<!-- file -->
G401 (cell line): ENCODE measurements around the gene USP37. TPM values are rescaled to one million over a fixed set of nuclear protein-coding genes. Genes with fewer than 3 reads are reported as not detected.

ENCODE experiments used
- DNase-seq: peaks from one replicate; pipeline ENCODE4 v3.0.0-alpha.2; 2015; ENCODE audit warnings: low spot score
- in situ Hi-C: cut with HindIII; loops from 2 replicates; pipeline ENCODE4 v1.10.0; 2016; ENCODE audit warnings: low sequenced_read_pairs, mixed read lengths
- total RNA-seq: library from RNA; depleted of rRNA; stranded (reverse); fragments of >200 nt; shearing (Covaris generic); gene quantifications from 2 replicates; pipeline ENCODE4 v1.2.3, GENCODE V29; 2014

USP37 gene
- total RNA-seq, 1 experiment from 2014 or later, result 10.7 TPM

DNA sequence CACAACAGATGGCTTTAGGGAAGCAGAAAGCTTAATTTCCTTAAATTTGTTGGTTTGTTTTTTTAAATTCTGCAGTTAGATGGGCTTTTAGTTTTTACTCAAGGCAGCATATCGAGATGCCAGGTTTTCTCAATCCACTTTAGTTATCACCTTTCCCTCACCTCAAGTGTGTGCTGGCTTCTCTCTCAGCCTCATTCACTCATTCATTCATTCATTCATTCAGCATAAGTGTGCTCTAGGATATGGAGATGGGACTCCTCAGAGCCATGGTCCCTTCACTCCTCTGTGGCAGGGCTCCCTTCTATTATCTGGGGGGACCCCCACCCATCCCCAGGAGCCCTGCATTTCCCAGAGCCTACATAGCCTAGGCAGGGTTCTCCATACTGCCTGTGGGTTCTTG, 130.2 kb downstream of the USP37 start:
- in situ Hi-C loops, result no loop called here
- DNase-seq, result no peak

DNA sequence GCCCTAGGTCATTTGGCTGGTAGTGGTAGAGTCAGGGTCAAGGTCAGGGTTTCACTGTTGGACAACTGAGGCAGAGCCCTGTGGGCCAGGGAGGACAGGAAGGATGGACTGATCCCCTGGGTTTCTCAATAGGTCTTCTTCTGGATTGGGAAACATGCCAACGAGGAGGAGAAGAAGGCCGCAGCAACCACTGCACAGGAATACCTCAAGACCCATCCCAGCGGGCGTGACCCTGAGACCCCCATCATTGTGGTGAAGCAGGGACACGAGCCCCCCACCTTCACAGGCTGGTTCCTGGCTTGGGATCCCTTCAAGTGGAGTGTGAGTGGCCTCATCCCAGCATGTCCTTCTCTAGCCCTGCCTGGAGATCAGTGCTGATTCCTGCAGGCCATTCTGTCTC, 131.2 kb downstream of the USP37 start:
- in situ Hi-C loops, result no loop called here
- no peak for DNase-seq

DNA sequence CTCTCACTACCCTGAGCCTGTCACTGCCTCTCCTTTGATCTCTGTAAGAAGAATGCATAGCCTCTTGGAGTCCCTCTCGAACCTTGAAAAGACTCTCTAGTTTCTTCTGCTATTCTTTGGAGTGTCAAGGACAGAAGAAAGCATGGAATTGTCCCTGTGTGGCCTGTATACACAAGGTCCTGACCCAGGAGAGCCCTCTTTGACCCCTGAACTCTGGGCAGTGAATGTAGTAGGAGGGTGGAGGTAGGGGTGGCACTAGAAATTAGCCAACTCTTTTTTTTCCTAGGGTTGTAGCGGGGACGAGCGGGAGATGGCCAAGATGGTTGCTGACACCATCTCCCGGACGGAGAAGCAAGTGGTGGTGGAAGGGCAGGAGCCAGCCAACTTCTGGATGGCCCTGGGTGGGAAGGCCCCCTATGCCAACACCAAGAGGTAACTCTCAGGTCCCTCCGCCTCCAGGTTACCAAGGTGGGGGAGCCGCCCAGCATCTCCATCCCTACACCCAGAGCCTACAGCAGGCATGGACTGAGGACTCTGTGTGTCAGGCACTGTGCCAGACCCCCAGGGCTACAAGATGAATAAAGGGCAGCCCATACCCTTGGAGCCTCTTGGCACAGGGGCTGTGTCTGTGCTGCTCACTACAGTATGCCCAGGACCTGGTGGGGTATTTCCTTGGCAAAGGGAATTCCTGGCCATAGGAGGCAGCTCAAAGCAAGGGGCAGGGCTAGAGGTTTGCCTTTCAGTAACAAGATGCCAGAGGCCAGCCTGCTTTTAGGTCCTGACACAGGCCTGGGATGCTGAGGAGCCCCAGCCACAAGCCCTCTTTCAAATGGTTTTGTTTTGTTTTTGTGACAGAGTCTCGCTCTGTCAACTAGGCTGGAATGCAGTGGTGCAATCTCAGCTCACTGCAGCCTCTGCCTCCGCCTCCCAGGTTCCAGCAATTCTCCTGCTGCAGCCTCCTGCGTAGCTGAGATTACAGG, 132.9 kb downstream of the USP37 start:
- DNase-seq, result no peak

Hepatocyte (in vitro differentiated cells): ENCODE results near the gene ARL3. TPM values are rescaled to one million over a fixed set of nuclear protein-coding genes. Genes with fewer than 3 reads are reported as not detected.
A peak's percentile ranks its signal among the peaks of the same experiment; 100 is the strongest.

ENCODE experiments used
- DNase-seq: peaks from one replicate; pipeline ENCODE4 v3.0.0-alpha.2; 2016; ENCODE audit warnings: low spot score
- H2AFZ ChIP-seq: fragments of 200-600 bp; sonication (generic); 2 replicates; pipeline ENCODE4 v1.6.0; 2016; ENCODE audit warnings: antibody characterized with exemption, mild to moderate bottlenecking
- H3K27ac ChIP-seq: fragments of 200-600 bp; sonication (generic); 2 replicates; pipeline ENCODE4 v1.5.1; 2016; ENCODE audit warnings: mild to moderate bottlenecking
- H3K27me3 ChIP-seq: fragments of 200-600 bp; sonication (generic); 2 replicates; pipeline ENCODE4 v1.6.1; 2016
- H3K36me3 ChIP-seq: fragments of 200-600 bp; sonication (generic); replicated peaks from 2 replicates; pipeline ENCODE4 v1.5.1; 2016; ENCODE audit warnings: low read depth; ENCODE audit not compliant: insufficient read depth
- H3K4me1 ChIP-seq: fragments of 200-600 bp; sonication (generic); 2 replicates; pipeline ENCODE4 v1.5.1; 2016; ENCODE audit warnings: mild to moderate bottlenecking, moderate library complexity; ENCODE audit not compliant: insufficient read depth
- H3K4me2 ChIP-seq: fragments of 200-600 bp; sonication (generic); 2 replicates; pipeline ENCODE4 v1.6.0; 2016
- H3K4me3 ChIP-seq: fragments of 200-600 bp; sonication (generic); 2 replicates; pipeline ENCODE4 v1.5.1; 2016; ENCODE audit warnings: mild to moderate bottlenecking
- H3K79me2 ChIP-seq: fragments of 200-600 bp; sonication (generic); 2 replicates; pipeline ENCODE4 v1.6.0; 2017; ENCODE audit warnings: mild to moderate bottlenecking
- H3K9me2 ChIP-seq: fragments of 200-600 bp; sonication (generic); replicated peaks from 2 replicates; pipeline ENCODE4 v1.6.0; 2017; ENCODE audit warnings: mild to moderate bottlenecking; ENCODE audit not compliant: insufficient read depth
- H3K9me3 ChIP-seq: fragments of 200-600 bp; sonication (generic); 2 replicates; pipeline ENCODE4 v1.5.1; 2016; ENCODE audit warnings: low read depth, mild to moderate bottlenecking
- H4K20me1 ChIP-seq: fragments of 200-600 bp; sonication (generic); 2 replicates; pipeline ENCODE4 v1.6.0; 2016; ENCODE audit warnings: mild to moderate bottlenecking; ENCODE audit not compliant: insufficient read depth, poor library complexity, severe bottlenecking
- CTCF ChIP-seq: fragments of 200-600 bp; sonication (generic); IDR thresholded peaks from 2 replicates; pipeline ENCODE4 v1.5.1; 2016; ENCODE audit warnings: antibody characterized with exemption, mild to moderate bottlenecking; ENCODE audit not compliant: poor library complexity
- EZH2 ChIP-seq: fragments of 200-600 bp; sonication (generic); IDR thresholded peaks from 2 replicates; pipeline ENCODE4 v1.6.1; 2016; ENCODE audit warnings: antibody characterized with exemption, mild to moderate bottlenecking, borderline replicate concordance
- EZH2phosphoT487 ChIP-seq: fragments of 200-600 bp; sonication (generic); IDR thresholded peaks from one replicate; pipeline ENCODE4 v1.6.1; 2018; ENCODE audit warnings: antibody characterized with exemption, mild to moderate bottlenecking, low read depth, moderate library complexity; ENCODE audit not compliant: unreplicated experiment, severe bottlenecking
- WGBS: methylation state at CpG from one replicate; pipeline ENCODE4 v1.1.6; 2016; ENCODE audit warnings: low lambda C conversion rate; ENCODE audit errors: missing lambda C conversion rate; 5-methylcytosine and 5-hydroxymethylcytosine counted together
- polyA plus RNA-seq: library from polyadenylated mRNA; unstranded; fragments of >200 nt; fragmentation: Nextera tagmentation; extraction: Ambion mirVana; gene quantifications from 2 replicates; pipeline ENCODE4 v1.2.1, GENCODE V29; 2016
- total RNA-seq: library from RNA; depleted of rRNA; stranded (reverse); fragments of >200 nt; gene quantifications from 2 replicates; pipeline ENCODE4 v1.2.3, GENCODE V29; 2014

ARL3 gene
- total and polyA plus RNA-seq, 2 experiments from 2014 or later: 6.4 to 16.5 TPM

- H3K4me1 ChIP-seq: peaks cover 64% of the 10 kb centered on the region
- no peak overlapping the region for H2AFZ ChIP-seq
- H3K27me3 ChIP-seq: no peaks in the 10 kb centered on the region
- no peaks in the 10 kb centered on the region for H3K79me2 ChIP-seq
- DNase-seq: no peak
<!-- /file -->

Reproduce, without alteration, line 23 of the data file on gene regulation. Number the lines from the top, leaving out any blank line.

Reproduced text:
- H3K36me3 ChIP-seq: fragments of 200-600 bp; sonication (generic); replicated peaks from 2 replicates; pipeline ENCODE4 v1.5.1; 2016; ENCODE audit warnings: low read depth; ENCODE audit not compliant: insufficient read depth